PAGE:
The instrument with which the cobra and other venomous serpents are armed in so deadly a manner, consists of several parts, namely, the tooth or poison fang, the movable stock or handle in which it is fixed, called the jaw, the muscles or moving powers of the jaw, the bag containing the deadly liquid called the poison sac, the pipe which carries the ve nom into the tooth or poison duct, and the squeezer or muscle that drives the venom from the bag,along the duct, through the tooth into the wound which the latter inflicts. The tooth is not implanted in a socket like ordina ry teeth, but is firmly soldered, as it were, to the jaw bone, which commonly has no other tooth to support, and is singularly modified in size and shape, to allow of the movements re quisite for the deep plunge of the tooth into the object aimed at. The tooth, in structure resembles what is called the canine tooth, which consists of a hard, pointed, long and slender cone, with a hollow base, and if we suppose such a slender and partly hollow cone to be rolled out flat, the edges then bent to wards each other, and soldered together so as to form a canal open at both ends, we shall torm a good idea of the general form and structure of a poison fang. The edges of the flattened tooth wheel we have supposed to be so approximated, are bent round the end of the poison duct, which closely adheres to and lines the canal, and the line of union ot the two edges runs along the front and concave side of the slightly curved fang. The barrel aperture of the poison-canal is oblique and its opposite or terminal outlet is still more so, presenting the form of a narrow elliptical lon gitudinal fissure at a short distance from the fang's point, this is left solid and entire, and fit for the purpose of perforation. It is only the upper jaw that is so armed, and it is so formed that the upper jaw of the venomous serpent is not fixed, but plays or rotates backwards and forwards, having special muscles for those movements which, when they push forward the jaw bring the tooth attached to it into a vertical position, ready for action, and when they draw back the jaw, replace the tooth in a horizontal position, where it rests, with the point backwards, hidden in a bed of solt and sliry gum. The wound is inflicted by a blow rather than by a bite, the poison tangs, when erected, are struck like daggers into the part aimed at, and as the action of the compressing muscles of the bag is contemporaneous with the blow by which the wound is inflicted, the poison is, at the same moment, injected with lorce into the wound from the apical or termi nal outlet ot the perforated fang.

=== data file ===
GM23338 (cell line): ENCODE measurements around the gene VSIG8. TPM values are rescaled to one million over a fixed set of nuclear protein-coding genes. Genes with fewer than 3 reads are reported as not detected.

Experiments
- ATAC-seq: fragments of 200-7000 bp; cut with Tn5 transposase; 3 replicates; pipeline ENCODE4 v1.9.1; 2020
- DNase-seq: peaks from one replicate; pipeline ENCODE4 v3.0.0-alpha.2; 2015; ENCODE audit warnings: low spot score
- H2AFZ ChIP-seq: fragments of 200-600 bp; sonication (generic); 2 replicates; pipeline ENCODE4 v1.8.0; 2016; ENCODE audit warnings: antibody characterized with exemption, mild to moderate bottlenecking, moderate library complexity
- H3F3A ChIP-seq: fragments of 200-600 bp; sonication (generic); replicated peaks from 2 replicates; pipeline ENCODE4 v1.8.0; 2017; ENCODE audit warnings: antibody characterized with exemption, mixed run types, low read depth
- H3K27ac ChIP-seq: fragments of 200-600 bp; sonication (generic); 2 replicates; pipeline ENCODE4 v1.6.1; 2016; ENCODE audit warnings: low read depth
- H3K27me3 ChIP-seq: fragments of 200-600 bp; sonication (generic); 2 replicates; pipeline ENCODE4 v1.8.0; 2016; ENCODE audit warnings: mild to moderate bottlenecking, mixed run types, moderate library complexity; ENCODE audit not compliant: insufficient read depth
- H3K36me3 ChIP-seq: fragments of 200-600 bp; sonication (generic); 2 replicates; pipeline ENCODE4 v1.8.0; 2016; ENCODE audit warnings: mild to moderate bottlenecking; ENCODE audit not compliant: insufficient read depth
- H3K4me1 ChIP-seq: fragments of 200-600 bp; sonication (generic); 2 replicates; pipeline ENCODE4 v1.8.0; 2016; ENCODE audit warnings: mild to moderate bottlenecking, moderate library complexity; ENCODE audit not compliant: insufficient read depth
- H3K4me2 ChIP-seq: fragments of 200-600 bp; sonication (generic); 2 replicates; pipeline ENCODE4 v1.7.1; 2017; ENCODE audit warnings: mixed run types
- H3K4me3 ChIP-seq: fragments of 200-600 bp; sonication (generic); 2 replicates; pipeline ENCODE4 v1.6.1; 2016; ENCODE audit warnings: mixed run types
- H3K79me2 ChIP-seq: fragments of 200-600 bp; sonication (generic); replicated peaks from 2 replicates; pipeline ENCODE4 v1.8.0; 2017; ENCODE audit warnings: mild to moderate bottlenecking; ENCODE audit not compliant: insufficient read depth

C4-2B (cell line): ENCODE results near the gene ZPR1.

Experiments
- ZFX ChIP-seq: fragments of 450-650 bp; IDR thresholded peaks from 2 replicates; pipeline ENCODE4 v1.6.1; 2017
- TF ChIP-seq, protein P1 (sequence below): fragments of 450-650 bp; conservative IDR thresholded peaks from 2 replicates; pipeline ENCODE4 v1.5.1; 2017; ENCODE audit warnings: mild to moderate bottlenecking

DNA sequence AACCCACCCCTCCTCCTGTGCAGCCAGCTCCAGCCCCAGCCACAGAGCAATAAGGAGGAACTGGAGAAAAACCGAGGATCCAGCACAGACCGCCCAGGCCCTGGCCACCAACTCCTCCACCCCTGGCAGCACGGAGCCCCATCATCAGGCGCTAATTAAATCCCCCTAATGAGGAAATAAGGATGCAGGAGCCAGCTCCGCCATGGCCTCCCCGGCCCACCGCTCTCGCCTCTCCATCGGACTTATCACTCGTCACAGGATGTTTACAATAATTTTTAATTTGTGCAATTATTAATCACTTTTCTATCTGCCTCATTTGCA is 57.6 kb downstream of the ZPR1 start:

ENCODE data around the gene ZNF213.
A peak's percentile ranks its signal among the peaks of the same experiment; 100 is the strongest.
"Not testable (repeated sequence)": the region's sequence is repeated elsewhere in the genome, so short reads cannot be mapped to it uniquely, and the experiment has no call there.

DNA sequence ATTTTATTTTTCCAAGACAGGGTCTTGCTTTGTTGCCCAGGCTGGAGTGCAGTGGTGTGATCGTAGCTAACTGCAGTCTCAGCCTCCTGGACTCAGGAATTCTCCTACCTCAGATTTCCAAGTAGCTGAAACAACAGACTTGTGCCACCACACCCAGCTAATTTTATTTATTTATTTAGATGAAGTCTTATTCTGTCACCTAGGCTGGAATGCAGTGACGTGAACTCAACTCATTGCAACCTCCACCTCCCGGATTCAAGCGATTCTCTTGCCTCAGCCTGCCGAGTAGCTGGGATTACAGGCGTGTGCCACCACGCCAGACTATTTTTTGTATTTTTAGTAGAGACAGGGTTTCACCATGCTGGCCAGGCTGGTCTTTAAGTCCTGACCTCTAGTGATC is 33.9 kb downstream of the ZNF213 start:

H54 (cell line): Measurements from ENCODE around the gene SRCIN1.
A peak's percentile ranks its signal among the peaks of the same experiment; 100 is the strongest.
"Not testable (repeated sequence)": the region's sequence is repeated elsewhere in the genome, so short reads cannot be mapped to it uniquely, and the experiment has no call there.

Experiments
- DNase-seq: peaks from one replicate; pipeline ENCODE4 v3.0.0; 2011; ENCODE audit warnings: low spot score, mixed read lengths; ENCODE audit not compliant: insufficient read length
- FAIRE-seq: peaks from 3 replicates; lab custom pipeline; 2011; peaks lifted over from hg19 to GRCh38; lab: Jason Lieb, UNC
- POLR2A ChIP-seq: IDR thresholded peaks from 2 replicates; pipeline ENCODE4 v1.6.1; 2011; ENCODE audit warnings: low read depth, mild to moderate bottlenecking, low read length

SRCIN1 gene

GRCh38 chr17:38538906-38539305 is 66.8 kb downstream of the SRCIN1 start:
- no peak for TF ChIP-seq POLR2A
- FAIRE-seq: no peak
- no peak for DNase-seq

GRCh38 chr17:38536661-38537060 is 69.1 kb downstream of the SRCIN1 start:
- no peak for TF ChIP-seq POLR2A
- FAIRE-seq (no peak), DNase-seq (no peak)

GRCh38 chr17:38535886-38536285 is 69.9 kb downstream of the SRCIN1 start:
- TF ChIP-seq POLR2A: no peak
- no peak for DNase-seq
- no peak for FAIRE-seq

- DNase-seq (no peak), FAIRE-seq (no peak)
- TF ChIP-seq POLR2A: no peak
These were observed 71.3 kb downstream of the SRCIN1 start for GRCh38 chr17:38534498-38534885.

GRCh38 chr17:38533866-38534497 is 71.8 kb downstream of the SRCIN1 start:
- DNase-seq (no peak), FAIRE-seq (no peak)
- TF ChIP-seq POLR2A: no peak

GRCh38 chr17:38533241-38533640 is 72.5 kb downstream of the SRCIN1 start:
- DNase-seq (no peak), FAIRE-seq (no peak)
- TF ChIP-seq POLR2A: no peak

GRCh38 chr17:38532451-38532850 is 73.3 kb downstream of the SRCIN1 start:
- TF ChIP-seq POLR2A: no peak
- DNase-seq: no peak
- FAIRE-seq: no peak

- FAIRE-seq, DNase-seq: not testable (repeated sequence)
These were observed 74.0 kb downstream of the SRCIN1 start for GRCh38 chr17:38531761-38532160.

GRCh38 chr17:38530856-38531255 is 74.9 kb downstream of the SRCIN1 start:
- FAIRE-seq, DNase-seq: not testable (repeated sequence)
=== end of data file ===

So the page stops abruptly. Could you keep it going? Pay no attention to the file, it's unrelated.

This article was originally published with the title "Poison Fang of Serpents" in Scientific American 8, 29, 230 (April 1853)